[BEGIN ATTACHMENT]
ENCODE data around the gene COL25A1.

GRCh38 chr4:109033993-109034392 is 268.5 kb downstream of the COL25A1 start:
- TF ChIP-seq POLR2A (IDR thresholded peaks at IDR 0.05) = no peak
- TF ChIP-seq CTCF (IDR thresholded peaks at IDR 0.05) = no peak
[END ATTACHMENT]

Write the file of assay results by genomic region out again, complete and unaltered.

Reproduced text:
ENCODE data around the gene COL25A1.

GRCh38 chr4:109033993-109034392 is 268.5 kb downstream of the COL25A1 start:
- TF ChIP-seq POLR2A (IDR thresholded peaks at IDR 0.05) = no peak
- TF ChIP-seq CTCF (IDR thresholded peaks at IDR 0.05) = no peak